Do you remember your grandmother, mother or favorite aunt saying “a watched pot never boils?” In fact, yes the damned pot will boil eventually but when we focus on it and the time it takes it can make us a little crazy (especially if we need to get some dinner on the table and get out the door to soccer practice). Stop focusing on it and just release all of the attention you have been giving it. Detaching from our artwork is sometimes part of the healing.
Muscle Through It
Yes, I know this is the opposite of what I just recommended but life is a balance of push and pull and sometimes we have to push. So let’s say you have journaled, turned things upside down and highlighted the details, spent some time away from the project and have a brand new pair of shoes to prove it and you are still feeling blocked. So now it’s time to say screw it and just go for it. Yes, it may feel like shit for awhile. Yes your inner critic is going to be hopping up and down pointing out all of the mistakes and bad grammar and crappy work. Yes you are going to feel like throwing out everything, but don’t.
Sometimes we have to force out all of the stuff to get a clean slate. Sometimes we have to be the bad guy and say: no, I am not getting up from here until I write a chapter or paint a tree. And then you have to get up again later that day and write another stupid chapter or paint a house but you don’t let yourself quit.
Why is this important? Do you think every great athlete wants to go to practice each time? Do you think every great entrepreneur succeeds in getting every business deal? Do you think Steve Jobs, Oprah Winfrey or John Lennon produced a perfect product every time? Hell no. We fail, we make mistakes, we mess up. This is how we learn. Stop whining and do it or you will be caught in an infinite loop.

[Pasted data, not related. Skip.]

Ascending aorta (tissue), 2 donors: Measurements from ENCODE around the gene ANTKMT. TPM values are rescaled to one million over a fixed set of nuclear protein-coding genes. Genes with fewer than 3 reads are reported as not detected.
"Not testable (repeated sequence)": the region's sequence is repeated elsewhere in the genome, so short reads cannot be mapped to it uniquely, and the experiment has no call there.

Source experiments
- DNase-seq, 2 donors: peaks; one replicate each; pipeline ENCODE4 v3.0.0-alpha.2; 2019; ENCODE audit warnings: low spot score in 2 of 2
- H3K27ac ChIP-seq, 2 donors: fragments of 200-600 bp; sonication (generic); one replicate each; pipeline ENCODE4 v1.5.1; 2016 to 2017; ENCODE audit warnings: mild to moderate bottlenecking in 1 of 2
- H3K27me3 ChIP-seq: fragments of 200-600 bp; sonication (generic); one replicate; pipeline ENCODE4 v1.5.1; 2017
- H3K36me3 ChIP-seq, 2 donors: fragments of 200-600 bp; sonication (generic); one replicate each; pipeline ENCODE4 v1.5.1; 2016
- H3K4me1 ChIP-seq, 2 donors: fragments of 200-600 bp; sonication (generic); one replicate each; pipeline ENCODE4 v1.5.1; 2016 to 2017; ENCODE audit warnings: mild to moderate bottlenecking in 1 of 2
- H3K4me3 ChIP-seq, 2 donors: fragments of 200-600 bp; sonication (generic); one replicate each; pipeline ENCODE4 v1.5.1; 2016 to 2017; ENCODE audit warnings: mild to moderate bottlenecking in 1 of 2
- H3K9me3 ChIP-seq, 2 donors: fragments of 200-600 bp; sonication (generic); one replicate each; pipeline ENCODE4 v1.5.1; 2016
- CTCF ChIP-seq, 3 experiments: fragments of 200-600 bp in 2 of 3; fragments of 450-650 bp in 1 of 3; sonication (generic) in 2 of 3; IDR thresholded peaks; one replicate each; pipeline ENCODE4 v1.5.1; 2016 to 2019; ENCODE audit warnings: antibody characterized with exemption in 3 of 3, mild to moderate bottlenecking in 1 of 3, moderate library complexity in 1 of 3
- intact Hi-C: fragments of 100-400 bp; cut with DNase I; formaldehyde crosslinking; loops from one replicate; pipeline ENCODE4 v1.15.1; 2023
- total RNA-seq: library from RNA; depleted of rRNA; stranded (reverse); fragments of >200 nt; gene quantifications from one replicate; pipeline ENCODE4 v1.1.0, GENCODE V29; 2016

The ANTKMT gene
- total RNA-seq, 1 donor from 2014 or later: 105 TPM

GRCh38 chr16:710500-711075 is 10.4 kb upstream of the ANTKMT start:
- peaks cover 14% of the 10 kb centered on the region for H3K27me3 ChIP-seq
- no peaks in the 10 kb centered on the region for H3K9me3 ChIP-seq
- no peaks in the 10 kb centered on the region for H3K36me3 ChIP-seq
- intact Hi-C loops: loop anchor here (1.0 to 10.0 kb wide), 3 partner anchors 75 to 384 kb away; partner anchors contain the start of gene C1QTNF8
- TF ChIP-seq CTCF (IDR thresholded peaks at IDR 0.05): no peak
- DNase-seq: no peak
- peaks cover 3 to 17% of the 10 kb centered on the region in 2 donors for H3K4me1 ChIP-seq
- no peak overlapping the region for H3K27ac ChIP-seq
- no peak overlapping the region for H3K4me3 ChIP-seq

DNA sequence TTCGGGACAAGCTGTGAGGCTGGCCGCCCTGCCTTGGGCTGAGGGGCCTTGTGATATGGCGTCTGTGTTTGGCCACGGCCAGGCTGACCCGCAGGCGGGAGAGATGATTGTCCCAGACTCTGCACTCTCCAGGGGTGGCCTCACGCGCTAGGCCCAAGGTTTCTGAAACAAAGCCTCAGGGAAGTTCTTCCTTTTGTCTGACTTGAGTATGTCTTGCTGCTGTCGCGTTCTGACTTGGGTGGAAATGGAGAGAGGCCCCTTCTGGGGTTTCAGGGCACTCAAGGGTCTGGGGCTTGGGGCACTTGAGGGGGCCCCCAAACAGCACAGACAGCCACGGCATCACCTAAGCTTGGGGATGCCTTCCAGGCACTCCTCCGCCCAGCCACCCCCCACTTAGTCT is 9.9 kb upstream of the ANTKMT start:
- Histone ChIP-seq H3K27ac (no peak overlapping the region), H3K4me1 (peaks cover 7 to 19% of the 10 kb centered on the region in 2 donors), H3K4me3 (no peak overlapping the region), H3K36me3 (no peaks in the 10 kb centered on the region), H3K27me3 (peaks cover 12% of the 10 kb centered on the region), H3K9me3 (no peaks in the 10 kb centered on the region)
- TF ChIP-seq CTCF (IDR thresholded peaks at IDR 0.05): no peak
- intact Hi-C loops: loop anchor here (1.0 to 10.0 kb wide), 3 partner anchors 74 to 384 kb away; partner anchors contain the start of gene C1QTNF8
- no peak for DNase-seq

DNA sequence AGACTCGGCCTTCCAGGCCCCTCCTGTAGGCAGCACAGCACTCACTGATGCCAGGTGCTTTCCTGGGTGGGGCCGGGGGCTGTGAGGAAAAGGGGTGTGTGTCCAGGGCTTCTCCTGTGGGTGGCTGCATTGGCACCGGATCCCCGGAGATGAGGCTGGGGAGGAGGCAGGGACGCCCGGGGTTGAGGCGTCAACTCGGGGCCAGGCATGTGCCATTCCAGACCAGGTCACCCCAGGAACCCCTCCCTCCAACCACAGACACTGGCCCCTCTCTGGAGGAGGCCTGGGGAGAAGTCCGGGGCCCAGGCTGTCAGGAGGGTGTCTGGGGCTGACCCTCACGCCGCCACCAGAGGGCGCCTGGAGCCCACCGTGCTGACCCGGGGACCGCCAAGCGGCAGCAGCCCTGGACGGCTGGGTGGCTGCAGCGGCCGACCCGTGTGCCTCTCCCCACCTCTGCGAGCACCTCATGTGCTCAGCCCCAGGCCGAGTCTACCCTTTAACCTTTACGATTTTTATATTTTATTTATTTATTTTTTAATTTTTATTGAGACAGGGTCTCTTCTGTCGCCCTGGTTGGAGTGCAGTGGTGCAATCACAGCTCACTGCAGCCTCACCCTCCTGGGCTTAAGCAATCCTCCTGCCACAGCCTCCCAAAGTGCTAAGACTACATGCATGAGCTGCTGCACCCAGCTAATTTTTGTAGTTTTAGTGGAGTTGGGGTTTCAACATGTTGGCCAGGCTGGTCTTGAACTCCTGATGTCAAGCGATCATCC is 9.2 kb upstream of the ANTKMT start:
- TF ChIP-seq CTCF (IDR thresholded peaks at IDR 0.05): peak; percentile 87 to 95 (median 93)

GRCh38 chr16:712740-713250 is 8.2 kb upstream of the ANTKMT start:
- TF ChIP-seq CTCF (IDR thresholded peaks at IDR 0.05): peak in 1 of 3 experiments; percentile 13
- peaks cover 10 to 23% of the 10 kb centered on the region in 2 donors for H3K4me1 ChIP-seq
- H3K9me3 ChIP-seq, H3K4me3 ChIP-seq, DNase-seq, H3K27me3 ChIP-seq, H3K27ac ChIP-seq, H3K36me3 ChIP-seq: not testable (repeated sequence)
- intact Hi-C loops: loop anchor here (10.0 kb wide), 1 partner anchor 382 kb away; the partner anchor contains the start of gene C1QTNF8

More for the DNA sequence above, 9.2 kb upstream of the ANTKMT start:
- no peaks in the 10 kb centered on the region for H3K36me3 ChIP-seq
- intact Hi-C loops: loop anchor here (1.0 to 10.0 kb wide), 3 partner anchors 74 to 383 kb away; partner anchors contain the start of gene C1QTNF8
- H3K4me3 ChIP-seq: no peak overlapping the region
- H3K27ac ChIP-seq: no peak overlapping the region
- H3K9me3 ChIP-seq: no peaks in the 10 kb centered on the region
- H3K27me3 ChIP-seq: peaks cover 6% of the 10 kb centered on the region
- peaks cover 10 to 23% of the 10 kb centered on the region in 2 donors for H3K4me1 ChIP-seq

No, I wasn’t referring to a superhero but that works if it’s your thing. What I mean is that we can get sucked into a black hole of me me me me. It’s easy to do and has happened to the best artists. You may know the feeling: My work on this project was good, yay me! My blog really rocked it this time, awesome! My book is getting near completion, go me! This story bombed, I suck.
Step outside yourself and look around. There are some pretty damn good artists out there. Read, observe, watch, listen, share and immerse yourself in other people’s work. While I’m not suggesting we can’t be happy for ourselves when we do well or feel down that something we put a lot of work into didn’t go over well, it’s vital to our creative souls to fill them with beauty—as often as possible.
Inspiration is a real thing and it comes from all different places. Sometimes I have heard a song and it puts me in creative mode. Once in awhile I read something that makes me think differently and I want to write about it. Allow yourself to marvel at each other’s art. When we shut off the negative self-talk and stop focusing on our own work, we make room for seeds to sprout and places to open up. This is feeding your soul.
Yes, being blocked is tough and can be depressing. It’s kind of a downward spiral actually, because as creative people we need to create almost as much as we need to breathe.
But there is always a way out.
Dana Gornall is a mom of three crazy kids and a dog. She works as a licensed massage therapist in Amherst, Ohio and is a certified sign language interpreter. She is always looking for opportunities to even more personal growth. While not interpreting, doing massage, or being with her family she loves going to yoga. You can see some of her articles on elephant journal and connect with her on Twitter and Facebook.
Photo: Neal Sanche/Flickr